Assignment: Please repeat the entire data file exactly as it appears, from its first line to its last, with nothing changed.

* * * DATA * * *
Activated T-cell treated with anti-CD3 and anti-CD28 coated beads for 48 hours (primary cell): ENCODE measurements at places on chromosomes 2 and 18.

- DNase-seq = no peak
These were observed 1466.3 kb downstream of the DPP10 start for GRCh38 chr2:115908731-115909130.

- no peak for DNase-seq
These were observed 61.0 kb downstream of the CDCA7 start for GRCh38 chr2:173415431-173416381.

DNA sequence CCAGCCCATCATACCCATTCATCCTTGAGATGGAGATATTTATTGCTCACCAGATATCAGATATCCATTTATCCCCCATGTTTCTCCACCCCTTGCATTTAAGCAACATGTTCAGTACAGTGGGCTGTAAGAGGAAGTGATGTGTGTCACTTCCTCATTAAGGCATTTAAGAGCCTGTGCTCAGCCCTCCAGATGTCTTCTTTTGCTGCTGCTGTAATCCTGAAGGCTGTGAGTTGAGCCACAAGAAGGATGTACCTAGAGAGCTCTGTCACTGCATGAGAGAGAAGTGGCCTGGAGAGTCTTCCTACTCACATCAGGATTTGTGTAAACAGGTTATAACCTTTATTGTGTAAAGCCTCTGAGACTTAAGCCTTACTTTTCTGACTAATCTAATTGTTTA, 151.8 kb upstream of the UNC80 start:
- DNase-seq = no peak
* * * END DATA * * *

Activated T-cell treated with anti-CD3 and anti-CD28 coated beads for 48 hours (primary cell): ENCODE measurements at places on chromosomes 2 and 18.

- DNase-seq = no peak
These were observed 1466.3 kb downstream of the DPP10 start for GRCh38 chr2:115908731-115909130.

- no peak for DNase-seq
These were observed 61.0 kb downstream of the CDCA7 start for GRCh38 chr2:173415431-173416381.

DNA sequence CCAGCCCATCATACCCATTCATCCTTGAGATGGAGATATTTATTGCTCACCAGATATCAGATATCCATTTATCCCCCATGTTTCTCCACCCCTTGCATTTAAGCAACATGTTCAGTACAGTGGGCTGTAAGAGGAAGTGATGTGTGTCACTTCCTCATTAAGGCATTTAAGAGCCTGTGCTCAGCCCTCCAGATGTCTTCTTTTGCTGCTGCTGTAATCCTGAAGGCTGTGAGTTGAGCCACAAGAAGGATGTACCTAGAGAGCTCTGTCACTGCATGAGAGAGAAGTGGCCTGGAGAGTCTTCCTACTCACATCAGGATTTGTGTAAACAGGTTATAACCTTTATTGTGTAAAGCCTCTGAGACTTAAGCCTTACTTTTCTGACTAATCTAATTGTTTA, 151.8 kb upstream of the UNC80 start:
- DNase-seq = no peak